Public–private partnerships have turned out to be an expensive way of plugging infrastructure gaps, writes Nicholas Gruen in an article published in Inside Story, 23 November 2010 (see here). He says, inter alia:
... the glories of unburdened balance sheets have been purchased at the cost of growing deficits in precisely the thing that higher government debt might have funded – infrastructure. Partly filling the gap has been private investment in some kinds of infrastructure, funded by tolls on roads and/or rent payments by government to investors. While superficially attractive, and almost certainly better than no investment at all, most of these public-private partnerships, or PPPs – in all manner of infrastructure assets, from roads and railway stations to hospitals and desalination plants – have been built at a higher cost to the public than would have been the case if they had been built the way they used to be, as government-owned assets built with debt finance.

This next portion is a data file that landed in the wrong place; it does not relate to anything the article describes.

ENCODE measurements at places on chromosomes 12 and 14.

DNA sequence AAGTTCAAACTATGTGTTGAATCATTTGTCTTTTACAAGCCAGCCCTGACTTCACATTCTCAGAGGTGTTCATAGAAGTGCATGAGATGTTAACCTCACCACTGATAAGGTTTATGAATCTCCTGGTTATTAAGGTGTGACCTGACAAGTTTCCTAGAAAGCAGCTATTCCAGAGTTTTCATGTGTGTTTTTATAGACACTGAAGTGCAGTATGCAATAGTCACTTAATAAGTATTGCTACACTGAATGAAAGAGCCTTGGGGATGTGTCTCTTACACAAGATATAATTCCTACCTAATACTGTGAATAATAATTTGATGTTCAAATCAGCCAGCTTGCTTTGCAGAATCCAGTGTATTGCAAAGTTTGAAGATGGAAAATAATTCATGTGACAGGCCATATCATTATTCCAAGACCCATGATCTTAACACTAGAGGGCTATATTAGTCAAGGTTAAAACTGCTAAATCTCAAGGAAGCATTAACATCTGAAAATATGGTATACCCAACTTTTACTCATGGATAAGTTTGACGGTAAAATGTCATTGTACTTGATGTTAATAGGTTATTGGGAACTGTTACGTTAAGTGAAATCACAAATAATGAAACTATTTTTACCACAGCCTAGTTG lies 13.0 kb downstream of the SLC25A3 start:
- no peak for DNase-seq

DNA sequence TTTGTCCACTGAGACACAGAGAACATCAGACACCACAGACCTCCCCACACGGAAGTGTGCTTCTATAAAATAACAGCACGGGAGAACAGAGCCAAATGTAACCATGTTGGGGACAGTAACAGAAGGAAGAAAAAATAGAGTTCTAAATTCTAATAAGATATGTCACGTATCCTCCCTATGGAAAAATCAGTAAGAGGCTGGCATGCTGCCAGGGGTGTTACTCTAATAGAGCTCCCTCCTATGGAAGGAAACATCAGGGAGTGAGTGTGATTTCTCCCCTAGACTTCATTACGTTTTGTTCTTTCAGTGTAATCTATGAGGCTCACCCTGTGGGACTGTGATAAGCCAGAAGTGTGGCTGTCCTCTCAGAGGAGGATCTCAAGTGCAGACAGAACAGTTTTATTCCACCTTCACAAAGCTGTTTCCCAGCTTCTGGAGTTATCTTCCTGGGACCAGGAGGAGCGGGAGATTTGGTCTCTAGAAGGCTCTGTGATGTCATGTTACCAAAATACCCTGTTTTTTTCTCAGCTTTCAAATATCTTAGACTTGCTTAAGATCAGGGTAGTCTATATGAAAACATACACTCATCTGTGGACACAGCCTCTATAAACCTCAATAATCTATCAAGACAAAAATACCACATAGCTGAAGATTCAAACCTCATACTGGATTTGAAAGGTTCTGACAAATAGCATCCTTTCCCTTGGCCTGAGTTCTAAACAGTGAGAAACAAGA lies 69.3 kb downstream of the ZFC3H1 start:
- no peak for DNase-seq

As Kristina Keneally prepares for political oblivion, and John Brumby sweats it out wondering if he’ll get back in, it’s possible that the penny might drop. They should ponder this fact. Had New South Wales or Victoria funded the tollways that now thread their way through Melbourne and Sydney, those governments’ net worth would be billions higher with millions rolling into their budgets each year and debt attributable to the roads steadily falling.
To me Gruen’s article clearly demonstrates that governments need to get back into the investment business. The full article well repays a careful read. Access it here).